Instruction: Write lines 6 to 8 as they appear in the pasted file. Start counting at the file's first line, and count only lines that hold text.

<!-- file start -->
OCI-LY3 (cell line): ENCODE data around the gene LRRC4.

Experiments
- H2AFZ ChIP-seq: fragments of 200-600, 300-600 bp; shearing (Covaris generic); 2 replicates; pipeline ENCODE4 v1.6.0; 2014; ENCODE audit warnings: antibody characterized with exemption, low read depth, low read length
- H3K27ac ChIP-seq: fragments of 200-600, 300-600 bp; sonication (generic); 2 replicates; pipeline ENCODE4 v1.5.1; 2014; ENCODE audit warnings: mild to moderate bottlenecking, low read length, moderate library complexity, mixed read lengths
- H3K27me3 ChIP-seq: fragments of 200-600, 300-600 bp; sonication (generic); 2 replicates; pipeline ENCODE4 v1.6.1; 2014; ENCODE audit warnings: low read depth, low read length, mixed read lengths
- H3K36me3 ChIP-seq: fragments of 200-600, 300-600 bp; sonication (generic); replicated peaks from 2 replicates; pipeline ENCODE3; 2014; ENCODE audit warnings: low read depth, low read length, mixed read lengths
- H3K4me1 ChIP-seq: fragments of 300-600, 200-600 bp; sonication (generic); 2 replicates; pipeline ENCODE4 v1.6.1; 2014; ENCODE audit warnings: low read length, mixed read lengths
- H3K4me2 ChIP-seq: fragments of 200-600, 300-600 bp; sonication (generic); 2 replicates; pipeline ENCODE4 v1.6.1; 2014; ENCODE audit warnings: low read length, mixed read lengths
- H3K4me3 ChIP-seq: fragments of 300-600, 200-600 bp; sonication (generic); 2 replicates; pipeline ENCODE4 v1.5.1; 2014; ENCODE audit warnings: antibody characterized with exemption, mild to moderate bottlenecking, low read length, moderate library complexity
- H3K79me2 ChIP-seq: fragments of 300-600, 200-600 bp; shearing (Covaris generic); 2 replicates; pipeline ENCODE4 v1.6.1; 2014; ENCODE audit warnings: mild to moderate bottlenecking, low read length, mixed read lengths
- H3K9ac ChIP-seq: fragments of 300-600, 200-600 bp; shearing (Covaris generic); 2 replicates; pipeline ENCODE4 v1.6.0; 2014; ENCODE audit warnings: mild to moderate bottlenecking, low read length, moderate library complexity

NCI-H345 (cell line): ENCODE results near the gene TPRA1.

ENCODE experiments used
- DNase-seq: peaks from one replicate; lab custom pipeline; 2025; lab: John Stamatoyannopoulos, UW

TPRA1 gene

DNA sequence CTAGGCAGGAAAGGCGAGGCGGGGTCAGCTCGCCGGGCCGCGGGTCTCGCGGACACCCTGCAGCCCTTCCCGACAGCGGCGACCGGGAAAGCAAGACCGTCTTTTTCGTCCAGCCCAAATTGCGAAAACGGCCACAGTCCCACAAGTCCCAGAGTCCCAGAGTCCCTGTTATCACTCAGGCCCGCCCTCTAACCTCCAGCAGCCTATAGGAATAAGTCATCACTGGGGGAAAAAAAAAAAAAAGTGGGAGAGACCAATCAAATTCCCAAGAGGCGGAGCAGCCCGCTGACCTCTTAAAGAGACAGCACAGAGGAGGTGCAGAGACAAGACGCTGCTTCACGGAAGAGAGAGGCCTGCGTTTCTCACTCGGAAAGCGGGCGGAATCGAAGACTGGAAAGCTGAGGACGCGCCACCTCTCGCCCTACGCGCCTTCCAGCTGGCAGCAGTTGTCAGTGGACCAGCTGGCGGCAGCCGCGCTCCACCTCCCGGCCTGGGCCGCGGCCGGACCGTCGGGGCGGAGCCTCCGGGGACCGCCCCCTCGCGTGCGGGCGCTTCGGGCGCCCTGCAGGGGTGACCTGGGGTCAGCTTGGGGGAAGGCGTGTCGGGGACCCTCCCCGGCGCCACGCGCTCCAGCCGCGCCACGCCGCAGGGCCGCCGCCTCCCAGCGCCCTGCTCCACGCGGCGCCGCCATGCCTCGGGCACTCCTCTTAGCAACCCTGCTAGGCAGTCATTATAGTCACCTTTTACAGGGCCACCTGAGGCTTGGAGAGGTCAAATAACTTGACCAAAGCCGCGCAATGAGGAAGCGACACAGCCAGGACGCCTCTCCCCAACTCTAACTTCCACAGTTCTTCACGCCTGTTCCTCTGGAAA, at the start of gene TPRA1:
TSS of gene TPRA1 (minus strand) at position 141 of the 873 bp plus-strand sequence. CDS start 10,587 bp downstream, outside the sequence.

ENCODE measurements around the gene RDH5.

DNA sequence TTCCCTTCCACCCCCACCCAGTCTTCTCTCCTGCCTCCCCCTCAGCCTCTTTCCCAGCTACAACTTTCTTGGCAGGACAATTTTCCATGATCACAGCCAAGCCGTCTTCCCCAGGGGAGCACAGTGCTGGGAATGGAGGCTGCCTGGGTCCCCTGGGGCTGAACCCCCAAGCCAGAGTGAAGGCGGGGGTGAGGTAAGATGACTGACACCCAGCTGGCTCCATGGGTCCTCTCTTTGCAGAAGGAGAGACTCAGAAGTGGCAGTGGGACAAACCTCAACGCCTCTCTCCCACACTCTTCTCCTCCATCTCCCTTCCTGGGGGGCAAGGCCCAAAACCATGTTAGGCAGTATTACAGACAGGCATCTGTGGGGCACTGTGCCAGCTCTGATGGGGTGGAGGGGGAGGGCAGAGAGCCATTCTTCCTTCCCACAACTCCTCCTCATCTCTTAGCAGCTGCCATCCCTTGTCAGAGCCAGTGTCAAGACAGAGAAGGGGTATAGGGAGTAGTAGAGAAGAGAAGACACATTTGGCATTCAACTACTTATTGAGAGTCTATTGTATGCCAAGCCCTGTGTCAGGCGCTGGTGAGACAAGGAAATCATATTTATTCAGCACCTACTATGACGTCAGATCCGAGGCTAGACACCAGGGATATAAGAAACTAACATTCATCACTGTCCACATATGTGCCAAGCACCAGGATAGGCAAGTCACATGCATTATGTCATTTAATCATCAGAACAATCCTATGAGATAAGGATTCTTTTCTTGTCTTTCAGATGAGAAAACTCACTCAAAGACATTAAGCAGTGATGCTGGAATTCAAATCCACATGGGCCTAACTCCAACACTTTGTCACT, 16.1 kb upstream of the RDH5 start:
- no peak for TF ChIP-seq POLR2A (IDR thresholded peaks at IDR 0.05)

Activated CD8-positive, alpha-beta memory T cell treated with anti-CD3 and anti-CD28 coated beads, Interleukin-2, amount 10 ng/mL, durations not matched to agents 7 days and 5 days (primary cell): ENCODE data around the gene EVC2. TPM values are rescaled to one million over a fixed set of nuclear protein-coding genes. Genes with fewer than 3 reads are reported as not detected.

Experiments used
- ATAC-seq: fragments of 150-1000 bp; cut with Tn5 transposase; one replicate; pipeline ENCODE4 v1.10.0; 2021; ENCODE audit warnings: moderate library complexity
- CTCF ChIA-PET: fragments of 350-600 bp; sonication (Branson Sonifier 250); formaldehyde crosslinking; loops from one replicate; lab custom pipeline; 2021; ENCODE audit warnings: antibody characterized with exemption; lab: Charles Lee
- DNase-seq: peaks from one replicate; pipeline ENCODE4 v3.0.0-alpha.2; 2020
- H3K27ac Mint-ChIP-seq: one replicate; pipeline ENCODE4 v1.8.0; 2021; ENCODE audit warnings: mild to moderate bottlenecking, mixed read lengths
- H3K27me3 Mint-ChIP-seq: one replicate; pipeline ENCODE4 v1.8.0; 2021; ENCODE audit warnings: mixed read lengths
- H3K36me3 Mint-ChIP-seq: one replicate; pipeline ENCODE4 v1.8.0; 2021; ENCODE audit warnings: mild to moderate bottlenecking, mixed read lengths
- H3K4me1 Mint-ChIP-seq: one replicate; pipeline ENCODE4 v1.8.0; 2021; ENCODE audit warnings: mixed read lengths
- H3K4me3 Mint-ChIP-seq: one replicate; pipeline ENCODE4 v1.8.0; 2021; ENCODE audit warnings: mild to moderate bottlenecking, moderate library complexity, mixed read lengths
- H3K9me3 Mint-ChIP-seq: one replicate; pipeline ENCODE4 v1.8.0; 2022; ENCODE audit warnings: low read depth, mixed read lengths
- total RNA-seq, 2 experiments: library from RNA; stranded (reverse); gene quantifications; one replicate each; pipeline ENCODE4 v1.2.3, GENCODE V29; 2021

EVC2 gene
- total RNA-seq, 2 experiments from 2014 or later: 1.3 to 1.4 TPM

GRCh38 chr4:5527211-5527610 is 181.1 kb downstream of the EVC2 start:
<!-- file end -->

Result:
- H3K36me3 ChIP-seq: fragments of 200-600, 300-600 bp; sonication (generic); replicated peaks from 2 replicates; pipeline ENCODE3; 2014; ENCODE audit warnings: low read depth, low read length, mixed read lengths
- H3K4me1 ChIP-seq: fragments of 300-600, 200-600 bp; sonication (generic); 2 replicates; pipeline ENCODE4 v1.6.1; 2014; ENCODE audit warnings: low read length, mixed read lengths
- H3K4me2 ChIP-seq: fragments of 200-600, 300-600 bp; sonication (generic); 2 replicates; pipeline ENCODE4 v1.6.1; 2014; ENCODE audit warnings: low read length, mixed read lengths